10. I have examined these arguments carefully. It appears to me that the argument as regards the result of examination of opium by the Chemical Examiner cannot be challenged simply because the other ingredients of the opium have not been mentioned. The reference in the aforesaid books is in relation to detection of poisoning by opium. I agree with the learned Public Prosecutor that if the accused doubted that the sample was of opium, he could have produced his own expert or could have summoned the Chemical Examiner to give evidence in this respect. It is true that there it lack of evidence to show whither the specimen seal impressions were forwarded to the Chemical Examiner or not but the prosecution had produced Viraram constable PW 8 who had taken the sample from the office of the Superintendent of Police to the office of the Chemical Examiner. Thus, the link between the seizure by the Inspector of the opium and the arrival thereof at the office of the Public Analyst has been established. The opium was forwarded on 3-2-66, to Jaswant Dan Sub Inspector, Sanchore. On 14.3.66, he forwarded it to the Superintendent of Police. Jalore through Achalsingh and from there, it was taken by Viraram to the Chemical Examiner on 24-4-66. I am unable to hold that these was a chance of tampering with the sample in any of the office which happened to handle and keep the same in custody.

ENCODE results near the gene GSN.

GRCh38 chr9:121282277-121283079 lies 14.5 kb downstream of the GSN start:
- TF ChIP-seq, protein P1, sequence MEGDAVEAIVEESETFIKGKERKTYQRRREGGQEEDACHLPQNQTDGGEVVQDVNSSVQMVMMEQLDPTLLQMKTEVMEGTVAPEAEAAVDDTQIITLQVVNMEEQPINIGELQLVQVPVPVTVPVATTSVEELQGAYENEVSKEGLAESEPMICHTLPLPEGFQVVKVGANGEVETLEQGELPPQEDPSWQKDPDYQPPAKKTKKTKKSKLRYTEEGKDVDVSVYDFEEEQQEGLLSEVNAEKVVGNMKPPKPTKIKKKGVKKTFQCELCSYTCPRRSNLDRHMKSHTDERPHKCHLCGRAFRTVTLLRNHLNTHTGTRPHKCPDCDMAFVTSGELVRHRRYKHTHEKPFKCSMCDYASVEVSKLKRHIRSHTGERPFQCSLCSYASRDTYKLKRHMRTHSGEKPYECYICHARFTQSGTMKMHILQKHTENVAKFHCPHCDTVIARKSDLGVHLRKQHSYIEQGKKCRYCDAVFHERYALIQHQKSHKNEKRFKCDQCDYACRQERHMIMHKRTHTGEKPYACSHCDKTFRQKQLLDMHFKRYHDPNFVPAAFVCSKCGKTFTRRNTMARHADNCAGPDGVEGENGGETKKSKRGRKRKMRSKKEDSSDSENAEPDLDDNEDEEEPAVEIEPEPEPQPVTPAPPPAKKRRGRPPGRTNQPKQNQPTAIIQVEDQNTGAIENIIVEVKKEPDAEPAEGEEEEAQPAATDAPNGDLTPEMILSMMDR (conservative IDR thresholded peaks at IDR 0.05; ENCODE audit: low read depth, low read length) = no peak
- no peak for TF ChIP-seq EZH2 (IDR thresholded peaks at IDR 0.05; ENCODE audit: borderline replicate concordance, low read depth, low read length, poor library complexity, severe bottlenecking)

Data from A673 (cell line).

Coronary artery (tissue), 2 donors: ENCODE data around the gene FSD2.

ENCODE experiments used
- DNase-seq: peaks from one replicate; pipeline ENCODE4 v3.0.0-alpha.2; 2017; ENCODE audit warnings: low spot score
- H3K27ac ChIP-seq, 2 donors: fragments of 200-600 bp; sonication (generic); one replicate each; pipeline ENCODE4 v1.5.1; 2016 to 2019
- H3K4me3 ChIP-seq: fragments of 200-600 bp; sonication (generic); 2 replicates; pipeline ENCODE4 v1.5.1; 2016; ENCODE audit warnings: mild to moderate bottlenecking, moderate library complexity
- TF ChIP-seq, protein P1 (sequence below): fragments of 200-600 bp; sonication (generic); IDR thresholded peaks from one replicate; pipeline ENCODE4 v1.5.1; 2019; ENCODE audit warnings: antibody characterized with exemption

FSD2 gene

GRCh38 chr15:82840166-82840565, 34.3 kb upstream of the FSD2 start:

11. The argument that no question was put to the accused in his examination regarding Chemical Examination otherwise he would have raised the plea, that the sample has been changed during this interval and since there was no opportunity to raise such a plea, he was prejudiced in his defence. I agree that an examination under Section 342, Criminal P.C. is not a mere formality but even if a question were put to him regarding Chemical Examination, the result would not have been as is now argued that it would have been. A general question was put to the accused whether he wanted to say anything more and be only said that he had no opium and the opium was seized was not his but that of Mohabata. As a matter of fact, a question was put to him that Viraram deposed that he took the sealed packet of sample to Jaipur to the office of the Public Anslyst and the accused simply replied that this was incorrect Here was an opportunity available to the accused to say that the sample which Vira Ram took to the Public Analyst was not the same which was recovered from him. The argument of the learned Counsel for the respondent is therefore, merely conjectural.